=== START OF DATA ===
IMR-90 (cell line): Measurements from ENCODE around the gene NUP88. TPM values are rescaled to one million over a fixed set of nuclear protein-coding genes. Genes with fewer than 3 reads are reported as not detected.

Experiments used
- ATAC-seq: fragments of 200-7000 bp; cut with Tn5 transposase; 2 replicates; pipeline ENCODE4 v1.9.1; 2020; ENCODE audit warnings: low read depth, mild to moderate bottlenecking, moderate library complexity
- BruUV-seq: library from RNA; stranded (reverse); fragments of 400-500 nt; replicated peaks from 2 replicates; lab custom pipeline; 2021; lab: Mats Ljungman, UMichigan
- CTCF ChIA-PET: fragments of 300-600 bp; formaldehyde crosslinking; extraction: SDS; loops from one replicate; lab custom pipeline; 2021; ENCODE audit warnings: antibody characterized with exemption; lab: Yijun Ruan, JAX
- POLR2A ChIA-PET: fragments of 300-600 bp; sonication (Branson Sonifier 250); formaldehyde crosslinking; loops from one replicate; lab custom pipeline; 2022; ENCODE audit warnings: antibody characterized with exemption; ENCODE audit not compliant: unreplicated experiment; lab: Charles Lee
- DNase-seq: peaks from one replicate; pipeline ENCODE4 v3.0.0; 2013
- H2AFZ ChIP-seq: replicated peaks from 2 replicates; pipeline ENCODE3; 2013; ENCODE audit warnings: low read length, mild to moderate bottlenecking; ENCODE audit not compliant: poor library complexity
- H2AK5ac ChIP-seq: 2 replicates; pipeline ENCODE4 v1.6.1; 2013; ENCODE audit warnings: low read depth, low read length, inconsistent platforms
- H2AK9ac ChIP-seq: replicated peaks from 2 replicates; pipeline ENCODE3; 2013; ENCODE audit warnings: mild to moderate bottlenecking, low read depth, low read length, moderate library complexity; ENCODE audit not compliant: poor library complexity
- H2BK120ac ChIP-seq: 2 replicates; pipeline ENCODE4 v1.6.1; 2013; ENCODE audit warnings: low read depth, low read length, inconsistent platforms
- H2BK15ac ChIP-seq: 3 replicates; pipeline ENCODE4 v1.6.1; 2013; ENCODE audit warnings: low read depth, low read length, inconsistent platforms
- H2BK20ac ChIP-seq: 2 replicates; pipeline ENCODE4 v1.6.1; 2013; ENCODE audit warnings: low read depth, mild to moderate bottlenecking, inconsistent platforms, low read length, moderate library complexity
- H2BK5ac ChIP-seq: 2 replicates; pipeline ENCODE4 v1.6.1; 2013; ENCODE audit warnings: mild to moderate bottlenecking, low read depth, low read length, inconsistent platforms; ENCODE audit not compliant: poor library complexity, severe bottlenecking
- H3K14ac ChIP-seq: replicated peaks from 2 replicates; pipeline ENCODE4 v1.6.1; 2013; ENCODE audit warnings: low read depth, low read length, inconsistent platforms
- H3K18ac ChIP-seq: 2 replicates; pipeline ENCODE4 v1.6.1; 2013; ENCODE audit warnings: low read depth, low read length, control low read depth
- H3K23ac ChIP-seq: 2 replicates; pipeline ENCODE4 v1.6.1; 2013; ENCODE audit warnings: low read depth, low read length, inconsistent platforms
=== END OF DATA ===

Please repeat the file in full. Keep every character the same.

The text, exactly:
IMR-90 (cell line): Measurements from ENCODE around the gene NUP88. TPM values are rescaled to one million over a fixed set of nuclear protein-coding genes. Genes with fewer than 3 reads are reported as not detected.

Experiments used
- ATAC-seq: fragments of 200-7000 bp; cut with Tn5 transposase; 2 replicates; pipeline ENCODE4 v1.9.1; 2020; ENCODE audit warnings: low read depth, mild to moderate bottlenecking, moderate library complexity
- BruUV-seq: library from RNA; stranded (reverse); fragments of 400-500 nt; replicated peaks from 2 replicates; lab custom pipeline; 2021; lab: Mats Ljungman, UMichigan
- CTCF ChIA-PET: fragments of 300-600 bp; formaldehyde crosslinking; extraction: SDS; loops from one replicate; lab custom pipeline; 2021; ENCODE audit warnings: antibody characterized with exemption; lab: Yijun Ruan, JAX
- POLR2A ChIA-PET: fragments of 300-600 bp; sonication (Branson Sonifier 250); formaldehyde crosslinking; loops from one replicate; lab custom pipeline; 2022; ENCODE audit warnings: antibody characterized with exemption; ENCODE audit not compliant: unreplicated experiment; lab: Charles Lee
- DNase-seq: peaks from one replicate; pipeline ENCODE4 v3.0.0; 2013
- H2AFZ ChIP-seq: replicated peaks from 2 replicates; pipeline ENCODE3; 2013; ENCODE audit warnings: low read length, mild to moderate bottlenecking; ENCODE audit not compliant: poor library complexity
- H2AK5ac ChIP-seq: 2 replicates; pipeline ENCODE4 v1.6.1; 2013; ENCODE audit warnings: low read depth, low read length, inconsistent platforms
- H2AK9ac ChIP-seq: replicated peaks from 2 replicates; pipeline ENCODE3; 2013; ENCODE audit warnings: mild to moderate bottlenecking, low read depth, low read length, moderate library complexity; ENCODE audit not compliant: poor library complexity
- H2BK120ac ChIP-seq: 2 replicates; pipeline ENCODE4 v1.6.1; 2013; ENCODE audit warnings: low read depth, low read length, inconsistent platforms
- H2BK15ac ChIP-seq: 3 replicates; pipeline ENCODE4 v1.6.1; 2013; ENCODE audit warnings: low read depth, low read length, inconsistent platforms
- H2BK20ac ChIP-seq: 2 replicates; pipeline ENCODE4 v1.6.1; 2013; ENCODE audit warnings: low read depth, mild to moderate bottlenecking, inconsistent platforms, low read length, moderate library complexity
- H2BK5ac ChIP-seq: 2 replicates; pipeline ENCODE4 v1.6.1; 2013; ENCODE audit warnings: mild to moderate bottlenecking, low read depth, low read length, inconsistent platforms; ENCODE audit not compliant: poor library complexity, severe bottlenecking
- H3K14ac ChIP-seq: replicated peaks from 2 replicates; pipeline ENCODE4 v1.6.1; 2013; ENCODE audit warnings: low read depth, low read length, inconsistent platforms
- H3K18ac ChIP-seq: 2 replicates; pipeline ENCODE4 v1.6.1; 2013; ENCODE audit warnings: low read depth, low read length, control low read depth
- H3K23ac ChIP-seq: 2 replicates; pipeline ENCODE4 v1.6.1; 2013; ENCODE audit warnings: low read depth, low read length, inconsistent platforms